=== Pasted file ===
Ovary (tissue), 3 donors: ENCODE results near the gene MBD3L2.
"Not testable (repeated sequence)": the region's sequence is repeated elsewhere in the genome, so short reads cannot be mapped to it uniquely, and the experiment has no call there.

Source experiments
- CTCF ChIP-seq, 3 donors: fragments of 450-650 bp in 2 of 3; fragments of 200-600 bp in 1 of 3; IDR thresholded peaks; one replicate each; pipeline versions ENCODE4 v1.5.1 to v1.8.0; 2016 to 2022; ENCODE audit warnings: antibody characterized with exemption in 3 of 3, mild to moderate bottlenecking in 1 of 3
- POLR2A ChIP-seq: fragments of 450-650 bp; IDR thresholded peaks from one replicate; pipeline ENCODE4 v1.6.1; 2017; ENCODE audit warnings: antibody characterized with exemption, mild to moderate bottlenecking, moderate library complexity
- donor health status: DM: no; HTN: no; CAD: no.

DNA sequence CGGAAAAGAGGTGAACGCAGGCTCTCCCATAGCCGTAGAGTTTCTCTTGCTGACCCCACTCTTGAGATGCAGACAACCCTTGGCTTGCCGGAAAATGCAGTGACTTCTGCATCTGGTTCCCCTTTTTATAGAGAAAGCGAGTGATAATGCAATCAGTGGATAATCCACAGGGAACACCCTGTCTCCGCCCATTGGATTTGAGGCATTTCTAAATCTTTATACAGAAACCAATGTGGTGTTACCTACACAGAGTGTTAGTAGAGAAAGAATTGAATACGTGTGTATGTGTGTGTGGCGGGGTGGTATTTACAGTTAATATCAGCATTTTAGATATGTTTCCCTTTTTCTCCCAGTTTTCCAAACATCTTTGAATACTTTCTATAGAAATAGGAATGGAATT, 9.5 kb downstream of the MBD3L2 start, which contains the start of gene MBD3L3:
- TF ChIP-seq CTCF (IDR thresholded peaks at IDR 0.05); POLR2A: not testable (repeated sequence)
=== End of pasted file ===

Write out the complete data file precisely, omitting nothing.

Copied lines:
Ovary (tissue), 3 donors: ENCODE results near the gene MBD3L2.
"Not testable (repeated sequence)": the region's sequence is repeated elsewhere in the genome, so short reads cannot be mapped to it uniquely, and the experiment has no call there.

Source experiments
- CTCF ChIP-seq, 3 donors: fragments of 450-650 bp in 2 of 3; fragments of 200-600 bp in 1 of 3; IDR thresholded peaks; one replicate each; pipeline versions ENCODE4 v1.5.1 to v1.8.0; 2016 to 2022; ENCODE audit warnings: antibody characterized with exemption in 3 of 3, mild to moderate bottlenecking in 1 of 3
- POLR2A ChIP-seq: fragments of 450-650 bp; IDR thresholded peaks from one replicate; pipeline ENCODE4 v1.6.1; 2017; ENCODE audit warnings: antibody characterized with exemption, mild to moderate bottlenecking, moderate library complexity
- donor health status: DM: no; HTN: no; CAD: no.

DNA sequence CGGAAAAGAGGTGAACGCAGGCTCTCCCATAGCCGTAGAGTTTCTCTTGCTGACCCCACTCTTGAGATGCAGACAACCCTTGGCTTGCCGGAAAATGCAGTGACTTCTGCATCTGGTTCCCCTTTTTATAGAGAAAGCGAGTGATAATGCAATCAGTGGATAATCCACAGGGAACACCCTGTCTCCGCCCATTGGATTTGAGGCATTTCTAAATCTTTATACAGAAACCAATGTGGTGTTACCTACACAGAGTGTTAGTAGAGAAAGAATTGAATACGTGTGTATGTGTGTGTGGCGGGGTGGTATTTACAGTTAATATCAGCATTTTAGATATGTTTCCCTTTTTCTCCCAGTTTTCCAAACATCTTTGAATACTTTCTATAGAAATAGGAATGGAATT, 9.5 kb downstream of the MBD3L2 start, which contains the start of gene MBD3L3:
- TF ChIP-seq CTCF (IDR thresholded peaks at IDR 0.05); POLR2A: not testable (repeated sequence)